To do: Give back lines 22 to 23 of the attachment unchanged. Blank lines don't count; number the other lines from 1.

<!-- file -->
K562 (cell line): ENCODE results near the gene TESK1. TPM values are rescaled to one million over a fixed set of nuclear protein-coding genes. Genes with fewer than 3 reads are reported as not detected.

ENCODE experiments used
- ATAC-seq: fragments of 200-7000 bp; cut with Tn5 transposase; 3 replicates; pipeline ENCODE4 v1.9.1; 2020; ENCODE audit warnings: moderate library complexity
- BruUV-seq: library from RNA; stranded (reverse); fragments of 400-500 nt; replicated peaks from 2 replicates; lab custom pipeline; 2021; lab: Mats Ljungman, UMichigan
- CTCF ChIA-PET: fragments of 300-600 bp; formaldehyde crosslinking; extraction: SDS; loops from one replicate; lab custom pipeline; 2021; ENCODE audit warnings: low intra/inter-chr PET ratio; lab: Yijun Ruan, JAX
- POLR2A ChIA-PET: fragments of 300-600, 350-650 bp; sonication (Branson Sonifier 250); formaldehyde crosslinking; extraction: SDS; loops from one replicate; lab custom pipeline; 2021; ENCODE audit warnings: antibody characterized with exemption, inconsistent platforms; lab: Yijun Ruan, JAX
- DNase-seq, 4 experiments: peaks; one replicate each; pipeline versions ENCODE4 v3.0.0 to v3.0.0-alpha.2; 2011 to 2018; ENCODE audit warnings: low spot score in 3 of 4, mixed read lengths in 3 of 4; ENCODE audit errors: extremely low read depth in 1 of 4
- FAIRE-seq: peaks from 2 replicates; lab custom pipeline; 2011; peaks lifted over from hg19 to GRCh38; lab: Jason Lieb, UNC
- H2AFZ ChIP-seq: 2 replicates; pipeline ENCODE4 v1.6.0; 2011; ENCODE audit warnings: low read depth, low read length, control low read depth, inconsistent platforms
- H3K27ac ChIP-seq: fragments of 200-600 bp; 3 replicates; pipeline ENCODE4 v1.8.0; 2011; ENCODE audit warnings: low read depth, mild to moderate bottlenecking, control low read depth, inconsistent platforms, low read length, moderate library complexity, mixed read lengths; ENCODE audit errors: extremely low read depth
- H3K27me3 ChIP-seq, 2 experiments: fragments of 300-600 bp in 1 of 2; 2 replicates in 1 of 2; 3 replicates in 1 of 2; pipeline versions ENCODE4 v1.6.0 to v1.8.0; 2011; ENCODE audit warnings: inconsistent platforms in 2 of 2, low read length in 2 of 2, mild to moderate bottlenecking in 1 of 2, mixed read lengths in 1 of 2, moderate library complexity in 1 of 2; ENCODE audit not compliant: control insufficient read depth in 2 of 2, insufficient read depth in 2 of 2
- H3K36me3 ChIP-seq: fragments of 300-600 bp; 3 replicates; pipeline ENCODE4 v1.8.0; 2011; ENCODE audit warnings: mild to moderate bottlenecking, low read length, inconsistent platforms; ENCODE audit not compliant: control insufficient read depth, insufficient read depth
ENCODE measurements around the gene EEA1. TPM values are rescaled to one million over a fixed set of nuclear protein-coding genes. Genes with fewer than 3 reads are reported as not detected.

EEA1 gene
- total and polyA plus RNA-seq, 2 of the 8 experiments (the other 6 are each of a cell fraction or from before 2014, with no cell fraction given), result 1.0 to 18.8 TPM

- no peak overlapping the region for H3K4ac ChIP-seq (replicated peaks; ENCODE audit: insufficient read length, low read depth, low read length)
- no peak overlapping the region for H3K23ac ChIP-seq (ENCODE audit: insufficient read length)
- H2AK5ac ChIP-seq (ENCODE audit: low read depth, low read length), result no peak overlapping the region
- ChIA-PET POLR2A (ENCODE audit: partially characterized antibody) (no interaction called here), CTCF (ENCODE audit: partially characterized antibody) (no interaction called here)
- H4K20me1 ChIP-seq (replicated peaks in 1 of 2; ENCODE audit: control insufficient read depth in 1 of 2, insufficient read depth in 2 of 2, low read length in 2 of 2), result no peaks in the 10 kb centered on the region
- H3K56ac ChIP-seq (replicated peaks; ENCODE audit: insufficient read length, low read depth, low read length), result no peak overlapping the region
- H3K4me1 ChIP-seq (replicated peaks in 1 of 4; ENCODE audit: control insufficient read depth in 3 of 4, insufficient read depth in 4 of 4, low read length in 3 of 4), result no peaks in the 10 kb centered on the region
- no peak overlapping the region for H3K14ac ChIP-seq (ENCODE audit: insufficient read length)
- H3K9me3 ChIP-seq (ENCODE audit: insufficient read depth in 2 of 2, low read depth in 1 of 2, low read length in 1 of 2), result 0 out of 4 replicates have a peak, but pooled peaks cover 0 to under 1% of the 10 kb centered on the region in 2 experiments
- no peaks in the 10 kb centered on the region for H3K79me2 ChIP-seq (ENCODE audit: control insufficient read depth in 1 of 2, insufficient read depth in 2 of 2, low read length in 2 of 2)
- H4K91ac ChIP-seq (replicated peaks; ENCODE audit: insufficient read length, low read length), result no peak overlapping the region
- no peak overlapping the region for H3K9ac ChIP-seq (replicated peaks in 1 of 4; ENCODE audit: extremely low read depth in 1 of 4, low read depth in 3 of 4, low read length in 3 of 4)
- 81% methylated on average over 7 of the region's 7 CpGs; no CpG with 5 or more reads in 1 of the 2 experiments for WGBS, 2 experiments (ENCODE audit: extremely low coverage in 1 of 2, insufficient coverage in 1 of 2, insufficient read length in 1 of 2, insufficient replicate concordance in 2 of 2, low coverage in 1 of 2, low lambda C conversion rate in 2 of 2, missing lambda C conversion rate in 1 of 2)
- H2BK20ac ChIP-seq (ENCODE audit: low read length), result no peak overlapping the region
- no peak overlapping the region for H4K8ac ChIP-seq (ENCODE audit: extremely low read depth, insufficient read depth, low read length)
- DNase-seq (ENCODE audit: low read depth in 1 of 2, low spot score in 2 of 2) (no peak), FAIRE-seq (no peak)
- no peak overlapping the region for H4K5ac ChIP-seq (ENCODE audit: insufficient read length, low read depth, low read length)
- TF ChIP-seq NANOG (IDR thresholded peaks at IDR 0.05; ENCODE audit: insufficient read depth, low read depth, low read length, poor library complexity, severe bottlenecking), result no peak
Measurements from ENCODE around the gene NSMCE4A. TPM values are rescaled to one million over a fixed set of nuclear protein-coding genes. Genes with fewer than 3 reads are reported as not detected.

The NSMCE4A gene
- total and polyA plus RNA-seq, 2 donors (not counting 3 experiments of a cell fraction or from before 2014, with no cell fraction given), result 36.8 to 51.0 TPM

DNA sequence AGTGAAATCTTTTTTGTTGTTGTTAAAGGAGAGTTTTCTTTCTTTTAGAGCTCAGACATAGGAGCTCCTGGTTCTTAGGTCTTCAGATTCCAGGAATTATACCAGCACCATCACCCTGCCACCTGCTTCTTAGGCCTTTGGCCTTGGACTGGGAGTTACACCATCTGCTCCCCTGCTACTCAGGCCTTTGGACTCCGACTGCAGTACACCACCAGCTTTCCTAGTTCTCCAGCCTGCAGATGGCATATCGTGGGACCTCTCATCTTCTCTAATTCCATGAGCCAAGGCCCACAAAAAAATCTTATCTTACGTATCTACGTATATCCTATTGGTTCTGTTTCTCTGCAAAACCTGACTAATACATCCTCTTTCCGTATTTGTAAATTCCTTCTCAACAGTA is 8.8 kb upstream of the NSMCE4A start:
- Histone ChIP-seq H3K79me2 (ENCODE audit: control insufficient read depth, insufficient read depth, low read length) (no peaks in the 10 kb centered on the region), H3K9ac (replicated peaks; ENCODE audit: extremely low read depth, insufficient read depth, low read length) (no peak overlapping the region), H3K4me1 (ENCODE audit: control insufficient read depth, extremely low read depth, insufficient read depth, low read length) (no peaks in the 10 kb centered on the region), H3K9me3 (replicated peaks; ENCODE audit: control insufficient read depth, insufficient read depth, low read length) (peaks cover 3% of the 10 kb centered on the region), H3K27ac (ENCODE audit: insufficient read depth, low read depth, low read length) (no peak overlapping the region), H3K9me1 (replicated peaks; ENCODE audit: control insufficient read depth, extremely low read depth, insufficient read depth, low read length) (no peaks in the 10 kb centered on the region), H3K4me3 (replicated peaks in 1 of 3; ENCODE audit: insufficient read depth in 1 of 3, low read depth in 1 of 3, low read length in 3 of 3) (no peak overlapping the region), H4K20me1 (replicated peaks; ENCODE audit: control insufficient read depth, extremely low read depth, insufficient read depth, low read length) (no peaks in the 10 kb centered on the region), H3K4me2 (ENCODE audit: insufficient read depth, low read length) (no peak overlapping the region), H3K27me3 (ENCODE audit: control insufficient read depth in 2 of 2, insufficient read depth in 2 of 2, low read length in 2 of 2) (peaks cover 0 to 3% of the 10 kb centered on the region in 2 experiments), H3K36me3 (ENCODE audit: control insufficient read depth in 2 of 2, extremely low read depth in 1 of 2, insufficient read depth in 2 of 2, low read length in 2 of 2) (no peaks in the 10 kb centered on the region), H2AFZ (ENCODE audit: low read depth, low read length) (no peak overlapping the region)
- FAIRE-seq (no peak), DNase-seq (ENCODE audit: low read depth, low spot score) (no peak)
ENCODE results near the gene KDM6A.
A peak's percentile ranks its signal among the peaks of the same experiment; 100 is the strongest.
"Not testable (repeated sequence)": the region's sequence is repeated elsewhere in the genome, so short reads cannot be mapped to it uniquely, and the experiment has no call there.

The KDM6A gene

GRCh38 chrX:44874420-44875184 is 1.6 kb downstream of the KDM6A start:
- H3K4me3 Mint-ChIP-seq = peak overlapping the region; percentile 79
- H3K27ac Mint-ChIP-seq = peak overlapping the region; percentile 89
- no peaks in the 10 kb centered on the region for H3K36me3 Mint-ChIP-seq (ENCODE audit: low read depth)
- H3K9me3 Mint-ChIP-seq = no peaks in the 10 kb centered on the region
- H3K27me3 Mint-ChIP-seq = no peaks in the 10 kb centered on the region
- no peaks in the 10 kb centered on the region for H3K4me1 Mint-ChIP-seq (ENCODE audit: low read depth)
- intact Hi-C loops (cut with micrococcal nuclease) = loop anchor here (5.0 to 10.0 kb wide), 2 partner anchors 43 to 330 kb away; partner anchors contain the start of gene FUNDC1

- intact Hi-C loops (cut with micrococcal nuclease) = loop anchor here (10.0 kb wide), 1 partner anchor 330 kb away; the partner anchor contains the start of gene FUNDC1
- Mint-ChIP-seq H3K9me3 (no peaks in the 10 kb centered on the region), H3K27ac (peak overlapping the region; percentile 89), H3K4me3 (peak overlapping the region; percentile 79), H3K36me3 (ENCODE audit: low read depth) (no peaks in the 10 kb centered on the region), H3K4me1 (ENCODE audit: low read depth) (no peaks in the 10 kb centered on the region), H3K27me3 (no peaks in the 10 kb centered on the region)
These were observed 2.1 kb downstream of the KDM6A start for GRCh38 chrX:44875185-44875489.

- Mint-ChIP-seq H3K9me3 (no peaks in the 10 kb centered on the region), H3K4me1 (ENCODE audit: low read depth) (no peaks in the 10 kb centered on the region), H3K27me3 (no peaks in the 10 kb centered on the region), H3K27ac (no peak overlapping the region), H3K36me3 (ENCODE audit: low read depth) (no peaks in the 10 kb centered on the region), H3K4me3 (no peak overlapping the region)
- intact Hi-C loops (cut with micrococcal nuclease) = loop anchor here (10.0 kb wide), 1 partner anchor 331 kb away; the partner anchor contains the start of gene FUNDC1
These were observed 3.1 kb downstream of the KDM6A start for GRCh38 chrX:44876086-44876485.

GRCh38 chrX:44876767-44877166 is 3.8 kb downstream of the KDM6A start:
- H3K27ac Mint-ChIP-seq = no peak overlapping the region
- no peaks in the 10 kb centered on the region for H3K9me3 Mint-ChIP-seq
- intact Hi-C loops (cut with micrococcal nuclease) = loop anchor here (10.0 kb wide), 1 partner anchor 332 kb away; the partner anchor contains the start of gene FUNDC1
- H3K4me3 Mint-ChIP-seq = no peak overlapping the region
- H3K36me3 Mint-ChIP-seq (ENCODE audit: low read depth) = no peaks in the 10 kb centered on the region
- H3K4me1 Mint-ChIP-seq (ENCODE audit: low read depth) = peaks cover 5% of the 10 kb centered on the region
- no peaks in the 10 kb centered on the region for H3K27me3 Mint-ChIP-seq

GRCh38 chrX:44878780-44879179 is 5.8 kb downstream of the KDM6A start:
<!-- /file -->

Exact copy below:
- H3K4me1 ChIP-seq (replicated peaks in 1 of 4; ENCODE audit: control insufficient read depth in 3 of 4, insufficient read depth in 4 of 4, low read length in 3 of 4), result no peaks in the 10 kb centered on the region
- no peak overlapping the region for H3K14ac ChIP-seq (ENCODE audit: insufficient read length)